A Little History of Poetry is part of Yale’s ‘Little Histories‘ series. John Carey tells the stories behind the world’s greatest poems, from the oldest surviving poems written nearly four thousand years ago to those being written today. This little history shines a light for readers on the richness of the world’s poems—and the elusive quality that makes them all the more enticing.
In this blogpost, part of the 50 Years in 50 Books series for our 50th Anniversary, John Carey gives us an overview of the many considerations that come with compiling a history of Poetry; from Gilgamesh to Geoffrey Chaucer, Emily Dickinson to Maya Angelou and many more in-between.
Article by John Carey
Being asked to write A Little History of Poetry was a tall order. Did it mean poetry in English, or in any language? I took it to mean in any language, or any language I could either understand or get hold of in translation.
Then there was the question: where should such a History begin? I decided to start with The Epic of Gilgamesh which is said to be the oldest surviving literary work, composed over 4,000 years ago in ancient Mesopotamia, and after that I included Homer and Sappho and the Latin classics, Virgil, Horace, Ovid, Catullus, and Juvenal, some of which I had studied at school.
I was helped because a relative was married to a gentleman who was fluent in Russian, so I was able to check my translations of Pushkin and Lermontov. My French was just about good enough to offer a selection of Baudelaire, Mallarmé, Verlaine, Rimbaud, and Valéry.
I was painfully aware that my selection left out half of the world’s poetry, but I tried to remedy this by including selections from Arthur Waley’s One Hundred and Seventy Chinese Poems and Japanese Poetry: the Uta. I also used Waley’s translations of Japanese Noh plays and the 11th century Tale of Genji.
But the chapter that offered a different kind of challenge was “Inventing Modernism: Eliot and Pound”, since these are poets who, for perhaps the first time in poetic history, made themselves deliberately unintelligible to escape the stain of “the masses”. Extracts from this chapter give some detail of what is meant by their respective ‘difficulty’:
“Eliot is known as a ‘difficult’ poet. In fact he is not. His ear for linguistic resonance and genius for evocative phrases give immediate pleasure. The ‘meaning’ of his poems matters less. Asking who Prufrock is visiting, or who the Lady is in Portrait, is pointless, because Eliot has withheld this information. Instead he depicts states of feeling, ranging from rapture (‘The awful daring of a moment’s surrender’) to awkwardness and embarrassment, as when the speaker in Portrait is so rattled by the Lady’s woeful reproaches that he wants to stop having human feelings – ‘cry like a parrot, chatter like an ape’. You can read these poems as novellas with most of the humdrum stuff left out but with feelings left in. The Waste Land is different only because of its abrupt changes of speaker, location and time.”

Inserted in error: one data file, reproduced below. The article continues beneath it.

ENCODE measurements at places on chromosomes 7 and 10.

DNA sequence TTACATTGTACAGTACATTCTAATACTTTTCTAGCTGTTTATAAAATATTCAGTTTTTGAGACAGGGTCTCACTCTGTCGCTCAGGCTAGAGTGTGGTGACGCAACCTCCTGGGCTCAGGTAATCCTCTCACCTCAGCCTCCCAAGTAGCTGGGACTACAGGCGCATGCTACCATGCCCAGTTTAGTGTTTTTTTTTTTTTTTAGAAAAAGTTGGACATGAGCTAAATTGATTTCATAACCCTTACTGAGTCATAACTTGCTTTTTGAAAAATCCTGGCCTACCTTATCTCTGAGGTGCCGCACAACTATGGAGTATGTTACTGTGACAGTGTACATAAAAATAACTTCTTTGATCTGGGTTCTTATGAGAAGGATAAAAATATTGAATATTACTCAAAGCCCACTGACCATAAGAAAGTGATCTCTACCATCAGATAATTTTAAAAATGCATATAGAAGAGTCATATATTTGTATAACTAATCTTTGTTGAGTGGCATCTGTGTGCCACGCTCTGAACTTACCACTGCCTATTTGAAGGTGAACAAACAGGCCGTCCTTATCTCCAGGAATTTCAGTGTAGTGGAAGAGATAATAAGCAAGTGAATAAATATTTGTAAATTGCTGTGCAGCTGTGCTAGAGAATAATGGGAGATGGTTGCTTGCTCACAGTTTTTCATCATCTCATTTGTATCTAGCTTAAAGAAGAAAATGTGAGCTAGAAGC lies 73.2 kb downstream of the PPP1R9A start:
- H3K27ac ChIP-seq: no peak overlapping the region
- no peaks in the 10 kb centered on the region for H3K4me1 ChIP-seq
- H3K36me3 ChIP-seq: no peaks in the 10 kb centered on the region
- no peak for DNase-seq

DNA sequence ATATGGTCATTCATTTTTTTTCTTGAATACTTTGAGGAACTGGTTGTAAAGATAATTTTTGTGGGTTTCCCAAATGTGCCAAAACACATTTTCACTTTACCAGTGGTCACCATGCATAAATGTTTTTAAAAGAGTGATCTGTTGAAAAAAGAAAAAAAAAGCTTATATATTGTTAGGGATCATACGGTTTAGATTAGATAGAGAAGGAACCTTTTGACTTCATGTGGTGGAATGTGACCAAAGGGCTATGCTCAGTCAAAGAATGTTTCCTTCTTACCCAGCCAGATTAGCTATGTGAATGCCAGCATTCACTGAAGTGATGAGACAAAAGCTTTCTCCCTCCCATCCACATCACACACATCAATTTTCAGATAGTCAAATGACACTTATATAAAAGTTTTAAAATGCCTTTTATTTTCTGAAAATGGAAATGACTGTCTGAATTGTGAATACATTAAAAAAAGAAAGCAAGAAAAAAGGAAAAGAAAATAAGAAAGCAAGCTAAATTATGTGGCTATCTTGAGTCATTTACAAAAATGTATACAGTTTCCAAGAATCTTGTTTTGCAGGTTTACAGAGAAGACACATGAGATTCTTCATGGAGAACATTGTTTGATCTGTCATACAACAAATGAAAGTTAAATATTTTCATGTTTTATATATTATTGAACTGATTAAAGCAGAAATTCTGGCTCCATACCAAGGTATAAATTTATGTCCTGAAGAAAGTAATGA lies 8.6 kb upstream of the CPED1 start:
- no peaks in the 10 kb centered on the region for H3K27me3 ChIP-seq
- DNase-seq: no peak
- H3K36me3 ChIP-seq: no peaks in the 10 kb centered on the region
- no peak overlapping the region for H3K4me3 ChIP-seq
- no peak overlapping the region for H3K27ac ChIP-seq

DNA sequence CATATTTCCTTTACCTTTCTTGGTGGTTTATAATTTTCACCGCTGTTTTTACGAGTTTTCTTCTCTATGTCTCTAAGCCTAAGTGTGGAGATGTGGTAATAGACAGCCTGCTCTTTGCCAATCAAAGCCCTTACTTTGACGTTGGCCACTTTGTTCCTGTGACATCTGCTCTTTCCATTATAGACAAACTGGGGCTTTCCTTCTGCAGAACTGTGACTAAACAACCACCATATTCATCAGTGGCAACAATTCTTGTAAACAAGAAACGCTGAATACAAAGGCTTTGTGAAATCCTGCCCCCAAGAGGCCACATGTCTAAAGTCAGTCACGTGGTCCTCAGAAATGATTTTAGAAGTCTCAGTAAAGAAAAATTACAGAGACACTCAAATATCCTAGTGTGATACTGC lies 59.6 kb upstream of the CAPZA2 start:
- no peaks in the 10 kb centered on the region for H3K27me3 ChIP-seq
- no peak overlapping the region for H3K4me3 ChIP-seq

“Pound’s early poetry imitated the fake medievalism of Pre-Raphaelites like Dante Gabriel Rossetti (1828–1882). So despite his eagerness to be modern, and his watchword, ‘Make it new’, he seemed out of date. The inaccuracy of his translations (The Wanderer and The Seafarer from Old English; the Latin of Propertius in Homage to Sextus Propertius) also attracted criticism . . . In Italy Pound began work on his long, formless, unfinished poem, the Cantos, in which he expounded his ideas about economics. He wanted a fairer distribution of wealth, and hated capitalism because it was not truly productive. He favoured a system called Social Credit devised by a Scot, Major C.H. Douglas. It would have to be imposed by the state, he realised, and this led him to Fascism.“
In perhaps his most famous poem, Pound was inspired by the Japanese form haiku to write the imagist poem ‘In a Station of the Metro’. You can read more about the influence of China and Japan on English language poetry in an extract from A Little History of Poetry below.
About the author:
John Carey is emeritus professor at Oxford. His books include The Essential Paradise Lost, What Good Are the Arts?, studies of Donne and Dickens, and a biography of William Golding. The Unexpected Professor, his memoir, was a Sunday Times best-seller.
About the book:
A vital, engaging, and hugely enjoyable guide to poetry, from ancient times to the present, by one of our greatest champions of literature — selected as the literature book of the year by the London Times
Books by John Carey:
Yale University Press is celebrating 50 years of publishing in London. To celebrate, we have selected 50 important Yale London books from our past, present and future to tell the story of our publishing through a series of articles and extracts.